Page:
by Sylvain Neuvel
Length: 8 hours 28 minutes
Published by Penguin Books
on April 26th 2016
A page-turning debut in the tradition of Michael Crichton,World War Z, and The Martian, Sleeping Giants is a thriller fueled by an earthshaking mystery—and a fight to control a gargantuan power.
A girl named Rose is riding her new bike near her home in Deadwood, South Dakota, when she falls through the earth. She wakes up at the bottom of a square hole, its walls glowing with intricate carvings. But the firemen who come to save her peer down upon something even stranger: a little girl in the palm of a giant metal hand.
Seventeen years later, the mystery of the bizarre artifact remains unsolved—its origins, architects, and purpose unknown. Its carbon dating defies belief; military reports are redacted; theories are floated, then rejected.
But some can never stop searching for answers.
Rose Franklin is now a highly trained physicist leading a top secret team to crack the hand’s code. And along with her colleagues, she is being interviewed by a nameless interrogator whose power and purview are as enigmatic as the provenance of the relic. What’s clear is that Rose and her compatriots are on the edge of unraveling history’s most perplexing discovery—and figuring out what it portends for humanity. But once the pieces of the puzzle are in place, will the result prove to be an instrument of lasting peace or a weapon of mass destruction?
I received this book for free from in exchange for an honest review. This does not affect my opinion of the book or the content of my review.
I’m not sure where I first heard about this book (perhaps Litsy?). I’m not even sure why I wanted to read it so badly. But as soon as I saw it, I KNEW I had to read it. When it showed up in an email from Penguin Audio, I hurried to download it and added it to my queue. I started it on a Wednesday afternoon, when I was doing some really menial, repetitive (read: boring) work at work. I went in blind. I had no idea what it was about (serious, WHY did I want to read it so badly) and I certainly didn’t know that the story was told in interviews, journal notes, and such and I really didn’t know it had multiple narrators.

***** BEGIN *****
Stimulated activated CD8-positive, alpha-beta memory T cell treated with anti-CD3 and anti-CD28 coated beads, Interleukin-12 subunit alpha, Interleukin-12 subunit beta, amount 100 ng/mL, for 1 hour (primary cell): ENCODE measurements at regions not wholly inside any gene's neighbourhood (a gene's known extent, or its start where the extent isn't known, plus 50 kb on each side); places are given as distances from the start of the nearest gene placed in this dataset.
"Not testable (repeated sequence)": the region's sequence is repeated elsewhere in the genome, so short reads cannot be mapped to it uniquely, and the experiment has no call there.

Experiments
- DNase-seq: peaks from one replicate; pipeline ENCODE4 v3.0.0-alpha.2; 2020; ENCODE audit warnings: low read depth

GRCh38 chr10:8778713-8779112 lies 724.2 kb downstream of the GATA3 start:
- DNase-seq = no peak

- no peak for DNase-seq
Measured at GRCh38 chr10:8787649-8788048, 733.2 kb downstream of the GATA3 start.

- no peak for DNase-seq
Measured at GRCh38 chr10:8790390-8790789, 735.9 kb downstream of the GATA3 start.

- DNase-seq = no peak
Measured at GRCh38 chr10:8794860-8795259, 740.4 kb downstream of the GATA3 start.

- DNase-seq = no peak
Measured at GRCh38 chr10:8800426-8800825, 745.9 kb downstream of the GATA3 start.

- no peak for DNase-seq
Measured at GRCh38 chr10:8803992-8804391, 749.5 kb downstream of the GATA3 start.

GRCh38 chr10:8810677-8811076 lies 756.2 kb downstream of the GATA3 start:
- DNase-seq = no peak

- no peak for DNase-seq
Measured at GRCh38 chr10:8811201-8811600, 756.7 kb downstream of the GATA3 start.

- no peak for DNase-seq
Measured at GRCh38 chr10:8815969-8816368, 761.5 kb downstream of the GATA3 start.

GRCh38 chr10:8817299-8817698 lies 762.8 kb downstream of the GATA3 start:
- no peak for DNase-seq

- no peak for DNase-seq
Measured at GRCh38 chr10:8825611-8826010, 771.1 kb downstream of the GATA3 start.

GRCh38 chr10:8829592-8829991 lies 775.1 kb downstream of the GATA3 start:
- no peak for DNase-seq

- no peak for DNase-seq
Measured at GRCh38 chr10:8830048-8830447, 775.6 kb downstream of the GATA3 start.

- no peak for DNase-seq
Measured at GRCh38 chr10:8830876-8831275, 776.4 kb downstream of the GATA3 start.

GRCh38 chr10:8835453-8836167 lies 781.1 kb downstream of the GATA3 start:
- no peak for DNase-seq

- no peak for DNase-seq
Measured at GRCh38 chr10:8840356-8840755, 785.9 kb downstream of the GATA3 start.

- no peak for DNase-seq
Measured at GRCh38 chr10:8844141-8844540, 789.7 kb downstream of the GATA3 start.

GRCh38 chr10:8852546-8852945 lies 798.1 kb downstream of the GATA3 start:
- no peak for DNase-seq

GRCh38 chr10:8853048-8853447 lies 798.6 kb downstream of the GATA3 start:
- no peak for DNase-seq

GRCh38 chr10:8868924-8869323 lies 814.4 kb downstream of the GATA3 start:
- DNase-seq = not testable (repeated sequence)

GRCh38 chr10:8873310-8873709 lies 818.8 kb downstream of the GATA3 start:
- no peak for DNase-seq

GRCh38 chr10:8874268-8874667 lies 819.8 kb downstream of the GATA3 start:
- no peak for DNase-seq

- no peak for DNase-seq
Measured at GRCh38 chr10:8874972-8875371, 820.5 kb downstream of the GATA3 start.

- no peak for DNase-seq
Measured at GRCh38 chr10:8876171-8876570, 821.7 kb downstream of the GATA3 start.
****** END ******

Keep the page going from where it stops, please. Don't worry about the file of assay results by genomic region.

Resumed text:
At first, since I didn’t know the narrative structure, I was a little put off. The main narrator, the one questioning all the other characters, was a little off-putting. Yet, as it went on, it became quite compelling. I couldn’t help but be interested in a woman who, as a child discovered a metal hand, grew up to study that hand – and the rest of the giant robot that went with it! As each character was introduced, they were so interesting and well-formed! I wanted to know more!
The next thing I knew, the work day was over and I was over a quarter of the way through the book! I listened all day Thursday, barely pausing to talk to anyone at work because I didn’t want to stop listening. I finished Friday morning and felt bereft. Especially with the way the book ended. I’m ready for the next book, without a doubt.
By the end of the book, I really appreciated Neuvel’s choice in telling his story and, since I listened to the book, I can’t imagine reading it any other way. The actor’s really shined in their parts and completely made the book for me. I don’t mind multiple narrators, especially when they are in an audiobook, so in my opinion audio is the way to go here. It was just fantastic and I think it would make a great beach read.